April 17, 2012 Hours Rendered: 8
I was told return today after signing the contract and my id last week. I got up early and prepared for my first day in St. Luke’s medical center!
I arrived at SLMC and proceeded right away to the training and education department. Another trainee led me to a room where fellow interns waited for the orientation to start. When Mam Lady of the Training, Education and Development Department came to the room, she explained the do’s and dont’s of the whole internship program. She also discussed procedures when taking a leave of absence and other rules and SOPs to follow. After the short orientation of the policies, we left the room for deployment. I was brought to the engineering and maintenance department of SLMC where and then to the Biomed Workshop to the biomed workshop. There I was told to wait for Mam Chiqui, the supervisor. I observed what the others were doing.
Other interns already started last week, so I already missed a few days. They were already doing tasks and heard lectures from the seniors. In front of me, there were several units of volumetric pumps. My co-interns were testing the units if the unit is still on good condition or if it needs repair. Most of them needed repair. The seniors left the repairing to us since it was just basic troubleshooting. A manual of the device was also provided to help us in troubleshooting the devices.
They have already checked and repaired some units, so I joined them in continuing the task. We encountered different errors. “err.u” “err.n” “err.1” up to “err.8” was the codes displayed by the volumetric pump and they meant a specific error on the machine or the equipment. We encountered a defective LCD display, a defective motor, a defective pressure sensor and many more defective parts. Sometimes, the defect cannot be remedied by the solutions presented in the manual. That would be the time that we ask the seniors. There were also times that we discovered the solution by ourselves.
The repairing of defective units continued until the afternoon. Unscrewing the unit, detaching connecting wires, trying to figure out what is wrong with the unit and finding a solution to make the device work properly according to its function. There were many trials and errors during the repair only to find out that there were just some loose connections and just needs re-connection. Other errors really challenged us because there were missing parts on the device.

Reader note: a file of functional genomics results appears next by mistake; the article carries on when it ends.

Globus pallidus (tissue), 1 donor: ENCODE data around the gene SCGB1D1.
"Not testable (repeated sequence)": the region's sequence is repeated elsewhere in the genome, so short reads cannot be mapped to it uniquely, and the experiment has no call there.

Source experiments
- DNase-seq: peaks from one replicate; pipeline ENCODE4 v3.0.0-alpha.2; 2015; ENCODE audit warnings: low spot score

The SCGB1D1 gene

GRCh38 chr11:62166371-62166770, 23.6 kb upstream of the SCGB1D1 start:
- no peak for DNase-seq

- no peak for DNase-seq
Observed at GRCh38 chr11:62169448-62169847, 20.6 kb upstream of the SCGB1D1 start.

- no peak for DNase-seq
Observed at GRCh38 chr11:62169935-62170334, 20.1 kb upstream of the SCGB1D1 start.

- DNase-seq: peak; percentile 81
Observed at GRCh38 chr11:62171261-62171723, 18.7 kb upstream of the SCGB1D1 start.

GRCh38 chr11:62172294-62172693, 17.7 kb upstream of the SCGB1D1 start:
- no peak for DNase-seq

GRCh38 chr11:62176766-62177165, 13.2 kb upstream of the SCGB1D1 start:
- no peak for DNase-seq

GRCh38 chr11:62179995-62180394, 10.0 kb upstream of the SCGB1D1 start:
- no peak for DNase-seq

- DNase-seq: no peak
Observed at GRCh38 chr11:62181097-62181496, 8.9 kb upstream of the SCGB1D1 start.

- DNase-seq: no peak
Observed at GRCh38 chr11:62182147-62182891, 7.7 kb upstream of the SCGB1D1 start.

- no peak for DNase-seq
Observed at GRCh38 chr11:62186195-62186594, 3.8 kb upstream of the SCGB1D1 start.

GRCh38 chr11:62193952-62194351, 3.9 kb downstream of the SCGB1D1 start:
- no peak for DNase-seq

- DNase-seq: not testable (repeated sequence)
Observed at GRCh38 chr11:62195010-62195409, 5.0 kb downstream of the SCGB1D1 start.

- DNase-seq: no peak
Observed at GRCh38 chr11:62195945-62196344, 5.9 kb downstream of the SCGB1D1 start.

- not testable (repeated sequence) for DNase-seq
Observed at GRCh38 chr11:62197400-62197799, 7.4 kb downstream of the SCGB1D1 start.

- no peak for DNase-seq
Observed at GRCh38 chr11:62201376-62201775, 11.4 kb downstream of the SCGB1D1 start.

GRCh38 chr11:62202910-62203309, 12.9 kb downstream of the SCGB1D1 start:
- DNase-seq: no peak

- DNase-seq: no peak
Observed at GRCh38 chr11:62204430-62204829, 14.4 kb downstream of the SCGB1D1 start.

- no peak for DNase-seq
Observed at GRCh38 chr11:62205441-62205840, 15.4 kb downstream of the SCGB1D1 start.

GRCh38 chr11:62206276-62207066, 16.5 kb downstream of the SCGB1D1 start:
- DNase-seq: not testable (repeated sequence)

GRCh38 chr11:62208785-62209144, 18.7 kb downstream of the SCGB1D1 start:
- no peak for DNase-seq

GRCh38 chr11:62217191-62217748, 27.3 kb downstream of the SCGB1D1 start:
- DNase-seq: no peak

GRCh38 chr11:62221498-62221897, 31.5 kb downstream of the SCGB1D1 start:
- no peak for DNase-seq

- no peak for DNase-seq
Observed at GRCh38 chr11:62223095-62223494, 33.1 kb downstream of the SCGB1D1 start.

Also the syringe pump was introduced to me. It operates the same way as a volumetric pump but it uses a syringe instead.
It was an exciting first day! Not much of the orientation I expected but thumbs up to being able to repair a volumetric pump!
April 18, 2012 Hours Rendered: 8
Today is Sir Butch Soriano’s lecture day. He talked about SLMC: vission, mission, its values being upheld and other things we have to know about SLMC. Sir Butch then proceeded with the different divisions and emphasized the biomed department and its importance: as a hospital with advanced technology and equipments, it needs a technical group to support the technology.
Sir Butch then proceeded with the discussion of the different equipments used in the hospital. First in the list: X-ray. He explained how x-rays are generated, how an image is formed, its relation to density of the subject, and how it is being processed. He talked about history of x-ray and its advancement through time. He shared how and why one technology is better than the other like using floating anode shaft instead of using a ball bearing to prevent wear and tear. He also introduced fluoroscopy to us and proceeded with Radiographic Fluoroscopy.
April 19, 2012 Hours Rendered: 8
On my third day, we did a preventive maintenance on the vital signs monitor for the month of April 2012 at Telemetry and CVU with Mam Rona. Checked if the equipment is accurate by testing its acquisition of different parameters like BPM, heart rate, etc. using a multi-parameter simulator then checked if the alarm is accurate. It is dependent on those tests whether the vital signs monitor is a “pass” or “fail”. Also, we also did a preventive maintenance on ECG monitors at CCU and Emergency Room.